When President Donald Trump issued a pair of executive orders earlier this month targeting Chinese technology companies, the trendy video app TikTok garnered much of the media attention.
TikTok, owned by China’s ByteDance, has been a hot topic as its use by mostly young people to entertain others has skyrocketed. On the surface, it’s fairly harmless, but lurking in the code, experts say, are intrusive policies that collect and misuse user information. The Trump administration indicates national security may be on the line, allowing the “Chinese Communist Party access to Americans’ personal and proprietary information,” according to the executive order. Trump signaled similar concerns with WeChat, a messaging app owned by Chinese company Tencent. The executive orders are intended to bring about bans starting in September.
The underlying fear appears to be that China’s ruling party is collecting American information – and not as much that data is being collected by an app, as that’s a pretty common practice. Experts say these data collection processes may be not any more intrusive than California-based Facebook, for instance.
So, you’ve read the headlines and probably thought, “TikTok ban, not a big loss.” I can see why people would think that for an app that exists largely for entertainment. Other apps perform similar functions.
It’s looking into WeChat where things get interesting from a humanitarian point of view.
I’m told by friends with Chinese spouses in the United States that WeChat is an essential tool for communicating with their relatives residing in China. One of those spouses is unsure how she’d talk with her family if a WeChat ban in the United States were to come to pass.
A recent Reuters report confirms these concerns: The ban would cut off up to 6 million Chinese people living in the United States the ability to communicate with their relatives via WeChat. This is not just a Chinese app. WeChat has an average of 19 million daily active users in the United States, according to the report, citing analytics firm Apptopia. Further, American business relationships with Chinese vendors and manufacturers could face a sudden lack of communication and put a damper on dollars earned right here in the United States.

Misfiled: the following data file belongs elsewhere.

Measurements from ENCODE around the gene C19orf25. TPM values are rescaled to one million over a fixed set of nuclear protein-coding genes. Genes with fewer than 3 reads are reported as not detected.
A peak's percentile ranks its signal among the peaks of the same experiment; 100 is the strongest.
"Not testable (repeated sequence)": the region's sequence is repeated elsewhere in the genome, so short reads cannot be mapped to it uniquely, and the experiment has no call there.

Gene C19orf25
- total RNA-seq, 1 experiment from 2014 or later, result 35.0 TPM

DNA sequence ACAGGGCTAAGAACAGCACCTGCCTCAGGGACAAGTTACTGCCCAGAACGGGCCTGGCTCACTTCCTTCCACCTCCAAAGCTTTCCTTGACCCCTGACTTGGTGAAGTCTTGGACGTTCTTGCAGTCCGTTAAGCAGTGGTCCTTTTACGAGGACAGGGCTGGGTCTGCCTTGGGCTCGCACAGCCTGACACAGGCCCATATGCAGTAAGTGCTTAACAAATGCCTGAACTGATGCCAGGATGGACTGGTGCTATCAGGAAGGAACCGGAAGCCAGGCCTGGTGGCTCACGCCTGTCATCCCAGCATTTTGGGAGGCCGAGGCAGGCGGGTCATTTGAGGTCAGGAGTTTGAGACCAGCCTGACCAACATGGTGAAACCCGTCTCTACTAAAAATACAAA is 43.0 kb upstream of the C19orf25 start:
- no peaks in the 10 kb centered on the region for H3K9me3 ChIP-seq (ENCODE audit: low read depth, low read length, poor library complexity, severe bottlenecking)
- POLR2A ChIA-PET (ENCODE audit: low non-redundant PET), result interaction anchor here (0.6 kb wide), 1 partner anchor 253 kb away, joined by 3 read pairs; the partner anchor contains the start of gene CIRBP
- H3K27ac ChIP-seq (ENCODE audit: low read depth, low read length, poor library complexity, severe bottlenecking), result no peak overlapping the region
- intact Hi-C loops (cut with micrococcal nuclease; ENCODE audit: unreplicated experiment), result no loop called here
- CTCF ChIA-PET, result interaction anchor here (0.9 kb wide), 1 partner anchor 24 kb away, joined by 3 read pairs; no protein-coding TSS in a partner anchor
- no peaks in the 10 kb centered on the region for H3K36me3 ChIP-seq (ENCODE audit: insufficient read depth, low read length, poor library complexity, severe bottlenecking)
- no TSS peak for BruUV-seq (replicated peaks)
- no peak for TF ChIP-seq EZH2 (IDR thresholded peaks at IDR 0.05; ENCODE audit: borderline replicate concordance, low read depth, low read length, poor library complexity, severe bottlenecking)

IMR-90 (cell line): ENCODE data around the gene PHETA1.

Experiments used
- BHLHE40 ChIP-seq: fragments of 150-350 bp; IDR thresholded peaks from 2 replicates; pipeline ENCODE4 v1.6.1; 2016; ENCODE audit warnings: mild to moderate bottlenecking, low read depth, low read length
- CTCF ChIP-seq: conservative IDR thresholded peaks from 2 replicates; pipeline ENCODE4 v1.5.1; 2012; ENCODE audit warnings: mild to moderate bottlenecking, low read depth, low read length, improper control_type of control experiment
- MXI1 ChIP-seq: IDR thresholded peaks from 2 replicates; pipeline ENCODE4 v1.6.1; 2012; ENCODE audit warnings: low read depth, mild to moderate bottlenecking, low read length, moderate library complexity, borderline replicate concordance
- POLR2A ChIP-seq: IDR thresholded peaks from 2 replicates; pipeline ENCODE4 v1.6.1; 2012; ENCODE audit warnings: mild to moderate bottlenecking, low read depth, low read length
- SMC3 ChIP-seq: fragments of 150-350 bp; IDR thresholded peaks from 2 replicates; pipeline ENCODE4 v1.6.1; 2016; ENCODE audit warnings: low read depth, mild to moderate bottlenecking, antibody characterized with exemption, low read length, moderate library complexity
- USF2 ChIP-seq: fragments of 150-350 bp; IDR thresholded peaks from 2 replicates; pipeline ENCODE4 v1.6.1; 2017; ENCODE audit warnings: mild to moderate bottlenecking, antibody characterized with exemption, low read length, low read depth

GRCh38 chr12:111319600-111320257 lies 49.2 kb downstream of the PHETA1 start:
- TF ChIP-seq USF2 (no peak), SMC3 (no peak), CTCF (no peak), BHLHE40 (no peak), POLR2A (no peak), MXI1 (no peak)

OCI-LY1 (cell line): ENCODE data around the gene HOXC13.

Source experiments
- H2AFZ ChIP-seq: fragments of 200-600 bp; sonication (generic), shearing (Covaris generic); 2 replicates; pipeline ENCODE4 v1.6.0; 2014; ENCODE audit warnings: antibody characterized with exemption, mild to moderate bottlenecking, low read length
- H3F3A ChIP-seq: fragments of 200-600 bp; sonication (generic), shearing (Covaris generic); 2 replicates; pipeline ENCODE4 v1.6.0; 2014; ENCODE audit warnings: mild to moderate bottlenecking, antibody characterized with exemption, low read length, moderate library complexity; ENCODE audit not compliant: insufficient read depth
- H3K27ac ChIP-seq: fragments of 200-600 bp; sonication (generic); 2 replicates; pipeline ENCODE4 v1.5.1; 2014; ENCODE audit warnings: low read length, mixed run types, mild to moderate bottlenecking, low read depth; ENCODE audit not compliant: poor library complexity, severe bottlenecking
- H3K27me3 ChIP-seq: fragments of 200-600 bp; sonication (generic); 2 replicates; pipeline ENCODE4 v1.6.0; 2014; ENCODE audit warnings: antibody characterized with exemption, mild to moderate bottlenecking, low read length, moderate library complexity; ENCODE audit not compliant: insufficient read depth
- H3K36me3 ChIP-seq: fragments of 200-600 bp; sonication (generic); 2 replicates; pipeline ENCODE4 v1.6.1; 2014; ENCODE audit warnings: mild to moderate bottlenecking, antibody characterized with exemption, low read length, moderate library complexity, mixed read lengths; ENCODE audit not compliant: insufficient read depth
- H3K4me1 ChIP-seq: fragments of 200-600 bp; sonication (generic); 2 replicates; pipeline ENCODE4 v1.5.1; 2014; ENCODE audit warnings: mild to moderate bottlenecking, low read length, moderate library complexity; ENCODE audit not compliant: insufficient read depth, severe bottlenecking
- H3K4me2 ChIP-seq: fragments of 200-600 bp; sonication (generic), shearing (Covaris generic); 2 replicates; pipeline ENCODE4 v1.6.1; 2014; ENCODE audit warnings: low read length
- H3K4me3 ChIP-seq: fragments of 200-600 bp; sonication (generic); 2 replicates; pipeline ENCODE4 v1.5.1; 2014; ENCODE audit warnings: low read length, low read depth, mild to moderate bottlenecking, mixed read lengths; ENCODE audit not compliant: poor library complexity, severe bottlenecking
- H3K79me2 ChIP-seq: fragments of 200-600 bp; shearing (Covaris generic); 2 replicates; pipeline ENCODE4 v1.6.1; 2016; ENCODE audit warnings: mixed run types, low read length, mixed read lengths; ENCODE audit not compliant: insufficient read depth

The Reuters report indicates messaging apps that are popular in the United States, such as Facebook Messenger and WhatsApp, have been blocked in China. Workarounds do exist, such as virtual private networks and international phone calls, though I’m told VPNs can cause headaches and the latter, of course, will incur costs on both ends of the line. WeChat is reportedly so ubiquitous in China that for many residents it’s replaced traditional phone calls and texts. Though there are alternatives, a ban on the use of WeChat for people living in the United States likely would have far-reaching consequences in terms of familial and business connections.
The irony is that with these actions, the United States would be aiding China in its censorship of citizens – even those who are living in America. We don’t want to follow in their footsteps.
The Orwellian nature of Chinese internet censorship has been branded as the Great Firewall of China. Famously, the country has blocked citizens from viewing historical events, such as Tiananmen Square, and the list of blocked websites and apps by the country is long. The freedom to communicate is hit especially hard.
Americans, whether they’re from China or Missouri, shouldn’t have to worry about the government taking away similar rights. While a WeChat ban would impact a subset of Americans, the danger comes from incrementally taking away freedom until it’s too late to act against such actions.
I’m no proponent of the intrusive practices technology firms use with their apps, whether the origins are in China or the United States. But a ban on WeChat shouldn’t be used as a blanket solution. It may cause more harm than good.
Springfield Business Journal Web Editor Geoff Pickle can be reached at firstname.lastname@example.org.
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